Best-Kept SecretsWe’re coming to the end of U-Pick time for black raspberries throughout the Heartland.
In case you've never had the good fortune to taste one, the flavor is as you might expect--part tart blackberry, part sweet red raspberry. You can sometimes find these berries at farmer’s markets, but black raspberries seem to be one of those “best-kept secrets” that people often ascribe to many things Midwestern.
Black raspberries grow on low, shrubby bushes and ripen from dark pink to dark purple anywhere from early June to mid-July.
From homemade to high style, black raspberries feature in eveyrthing from farmhouse pies to seasonal restaurant desserts. Pachamama's in Lawrence, Kansas, scatters black raspberries over hazelnut meringues. NAHA in Chicago makes a black raspberry and lemon balm sorbet. Patrick Fahy, pastry chef at Avec and Blackbird in Chicago has gone all out with a "brown butter cake sauteed in brown butter, served with black raspberries, borage, goat cheese, caramel goat's milk ice cream, and a tableside pour of red raspberry consomme. Superb," he comments. I guess so!
If you can’t grow or pick them yourself, here are a few delicious mail order ways to enjoy this seasonal treat. As you'll see, Ohio is especially famous for black raspberry artisan foods.
Graeter’s Ice Cream. I grew up in Cincinnati, where a “chili fix” (a 5-way or a cheese coney to quell hunger) and a visit to Graeter’s for a signature ice cream or an oh-so-good coffee cake were weekly habits. Taking my kids to Graeter’s in Mariemont on summer evenings for ice cream. . . I’m indulging a bit of nostalgia here. . . .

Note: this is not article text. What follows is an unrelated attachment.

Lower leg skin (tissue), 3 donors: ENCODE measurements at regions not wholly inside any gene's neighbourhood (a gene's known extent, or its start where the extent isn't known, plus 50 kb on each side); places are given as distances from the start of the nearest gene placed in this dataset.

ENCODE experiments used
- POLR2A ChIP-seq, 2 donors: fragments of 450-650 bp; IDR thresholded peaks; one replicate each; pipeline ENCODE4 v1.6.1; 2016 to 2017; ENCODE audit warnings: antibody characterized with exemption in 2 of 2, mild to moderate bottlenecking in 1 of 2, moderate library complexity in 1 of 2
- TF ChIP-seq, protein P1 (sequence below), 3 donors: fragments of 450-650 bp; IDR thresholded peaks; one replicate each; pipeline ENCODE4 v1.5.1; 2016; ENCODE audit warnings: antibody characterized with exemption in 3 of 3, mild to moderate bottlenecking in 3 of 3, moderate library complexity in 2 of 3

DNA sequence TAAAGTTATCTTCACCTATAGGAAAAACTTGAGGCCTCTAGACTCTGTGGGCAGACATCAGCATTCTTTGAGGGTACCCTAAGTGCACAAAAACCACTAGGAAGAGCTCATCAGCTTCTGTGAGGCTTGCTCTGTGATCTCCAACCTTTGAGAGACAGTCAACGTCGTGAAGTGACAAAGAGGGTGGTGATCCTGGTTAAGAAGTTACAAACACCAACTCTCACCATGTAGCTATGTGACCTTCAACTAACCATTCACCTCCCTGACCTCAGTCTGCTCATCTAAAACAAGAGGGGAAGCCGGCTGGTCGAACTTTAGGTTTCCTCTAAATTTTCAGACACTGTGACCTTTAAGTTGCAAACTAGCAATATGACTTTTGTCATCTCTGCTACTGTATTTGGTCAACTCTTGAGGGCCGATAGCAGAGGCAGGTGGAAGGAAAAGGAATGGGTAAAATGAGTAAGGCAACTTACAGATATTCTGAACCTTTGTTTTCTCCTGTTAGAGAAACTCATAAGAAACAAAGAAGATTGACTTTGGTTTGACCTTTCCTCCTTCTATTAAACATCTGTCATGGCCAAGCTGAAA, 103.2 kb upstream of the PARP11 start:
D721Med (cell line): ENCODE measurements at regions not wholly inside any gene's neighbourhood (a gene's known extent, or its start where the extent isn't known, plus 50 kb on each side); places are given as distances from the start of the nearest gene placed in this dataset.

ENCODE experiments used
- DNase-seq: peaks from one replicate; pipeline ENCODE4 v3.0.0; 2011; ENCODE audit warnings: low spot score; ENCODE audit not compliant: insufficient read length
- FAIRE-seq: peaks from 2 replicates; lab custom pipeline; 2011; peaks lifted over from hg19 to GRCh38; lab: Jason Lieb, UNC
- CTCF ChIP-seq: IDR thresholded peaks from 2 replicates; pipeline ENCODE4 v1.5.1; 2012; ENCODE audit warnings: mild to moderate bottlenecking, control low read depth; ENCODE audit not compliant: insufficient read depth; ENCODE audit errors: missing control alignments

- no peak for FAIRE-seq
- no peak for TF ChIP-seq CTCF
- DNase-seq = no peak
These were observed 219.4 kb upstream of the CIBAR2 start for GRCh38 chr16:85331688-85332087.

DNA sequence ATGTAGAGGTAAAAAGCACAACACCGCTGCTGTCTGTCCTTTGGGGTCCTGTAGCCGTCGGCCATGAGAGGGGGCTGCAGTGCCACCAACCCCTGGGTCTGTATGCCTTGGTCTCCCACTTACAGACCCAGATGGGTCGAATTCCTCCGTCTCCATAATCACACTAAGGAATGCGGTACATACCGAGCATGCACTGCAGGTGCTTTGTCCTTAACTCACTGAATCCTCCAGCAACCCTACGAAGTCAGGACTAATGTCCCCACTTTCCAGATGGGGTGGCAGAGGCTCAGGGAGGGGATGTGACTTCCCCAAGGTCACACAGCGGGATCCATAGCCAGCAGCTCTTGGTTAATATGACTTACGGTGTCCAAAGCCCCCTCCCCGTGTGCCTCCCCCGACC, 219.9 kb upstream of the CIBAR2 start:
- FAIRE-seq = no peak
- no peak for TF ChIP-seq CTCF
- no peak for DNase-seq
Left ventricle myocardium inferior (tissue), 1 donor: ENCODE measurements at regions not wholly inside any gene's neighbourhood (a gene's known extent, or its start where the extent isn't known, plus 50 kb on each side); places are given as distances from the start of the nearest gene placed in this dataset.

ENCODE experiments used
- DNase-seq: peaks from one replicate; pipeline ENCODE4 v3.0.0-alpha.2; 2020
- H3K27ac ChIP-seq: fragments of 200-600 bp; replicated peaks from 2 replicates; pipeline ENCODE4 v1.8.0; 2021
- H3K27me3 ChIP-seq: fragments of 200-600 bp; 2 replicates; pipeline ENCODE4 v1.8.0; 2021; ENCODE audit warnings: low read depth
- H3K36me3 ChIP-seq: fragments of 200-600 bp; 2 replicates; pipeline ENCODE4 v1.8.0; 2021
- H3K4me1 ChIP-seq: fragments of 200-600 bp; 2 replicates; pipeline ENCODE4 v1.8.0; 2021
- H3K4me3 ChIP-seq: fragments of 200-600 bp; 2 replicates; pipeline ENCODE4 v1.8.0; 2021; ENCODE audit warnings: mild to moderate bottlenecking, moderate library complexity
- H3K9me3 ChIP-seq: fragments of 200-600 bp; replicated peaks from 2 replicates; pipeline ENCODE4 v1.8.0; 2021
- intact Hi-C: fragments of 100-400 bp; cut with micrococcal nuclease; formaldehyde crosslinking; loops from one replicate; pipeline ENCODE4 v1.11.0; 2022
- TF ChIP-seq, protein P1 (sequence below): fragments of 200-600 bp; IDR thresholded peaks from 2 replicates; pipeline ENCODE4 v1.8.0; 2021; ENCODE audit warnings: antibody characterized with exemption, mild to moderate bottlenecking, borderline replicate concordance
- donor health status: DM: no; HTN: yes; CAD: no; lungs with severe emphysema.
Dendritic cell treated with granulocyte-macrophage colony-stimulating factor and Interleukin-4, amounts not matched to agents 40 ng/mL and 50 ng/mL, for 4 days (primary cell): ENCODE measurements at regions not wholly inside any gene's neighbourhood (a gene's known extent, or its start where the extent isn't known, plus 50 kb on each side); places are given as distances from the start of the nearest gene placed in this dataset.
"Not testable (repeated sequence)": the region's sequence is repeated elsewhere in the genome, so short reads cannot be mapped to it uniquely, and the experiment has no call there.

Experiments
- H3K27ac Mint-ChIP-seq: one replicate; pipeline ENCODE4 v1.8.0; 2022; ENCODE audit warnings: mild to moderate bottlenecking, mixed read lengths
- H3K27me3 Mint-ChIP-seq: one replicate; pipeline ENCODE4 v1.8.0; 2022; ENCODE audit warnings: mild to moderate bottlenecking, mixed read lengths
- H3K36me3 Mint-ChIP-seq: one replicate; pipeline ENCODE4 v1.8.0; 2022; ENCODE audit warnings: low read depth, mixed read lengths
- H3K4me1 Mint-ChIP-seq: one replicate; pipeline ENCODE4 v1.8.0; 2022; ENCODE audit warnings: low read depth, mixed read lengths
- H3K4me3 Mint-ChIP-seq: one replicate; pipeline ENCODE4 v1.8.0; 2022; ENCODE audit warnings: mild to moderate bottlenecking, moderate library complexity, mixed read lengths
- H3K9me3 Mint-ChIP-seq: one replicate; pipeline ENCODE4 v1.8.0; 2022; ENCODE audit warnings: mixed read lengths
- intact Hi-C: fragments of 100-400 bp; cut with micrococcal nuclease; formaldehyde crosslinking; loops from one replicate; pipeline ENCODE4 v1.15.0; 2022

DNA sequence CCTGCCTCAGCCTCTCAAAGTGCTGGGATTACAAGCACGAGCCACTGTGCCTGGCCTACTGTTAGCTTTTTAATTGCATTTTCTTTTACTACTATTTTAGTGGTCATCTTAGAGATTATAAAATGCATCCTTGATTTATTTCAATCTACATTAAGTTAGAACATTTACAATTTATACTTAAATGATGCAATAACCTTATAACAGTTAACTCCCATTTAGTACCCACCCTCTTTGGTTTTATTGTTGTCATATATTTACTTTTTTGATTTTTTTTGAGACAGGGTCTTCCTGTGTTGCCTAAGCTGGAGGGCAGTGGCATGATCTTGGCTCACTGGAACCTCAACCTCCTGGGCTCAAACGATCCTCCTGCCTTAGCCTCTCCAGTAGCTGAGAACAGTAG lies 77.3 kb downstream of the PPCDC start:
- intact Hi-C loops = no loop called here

Graeter’s afficionados vote Black Raspberry Chip as their favorite flavor. Is it yours?
|Sweet Corn and Black Raspberry Ice Cream|
from Jeni's Splendid Ice Creams
Mrs. Miller. She's not the Mrs. Miller who was known for her warbling "Tiny Tim-like" voice. This Mrs. Miller grew up in an Ohio Amish family of 14 kids. By 1973, Esther Miller was making and selling homemade noodles from her home kitchen. It soon turned into a bustling business. Her magic culinary touch later turned to preserves. Her Black Raspberry Jam consistently receives rave reviews from customers for its fresh-picked flavor--without being too sweet. The Millers’ large family still makes the food and runs the business from Fredericksburg, Ohio, “where traditions of hard work, love of family, good ethics, and enjoyment of life’s simple pleasures are prospering,” the Millers say.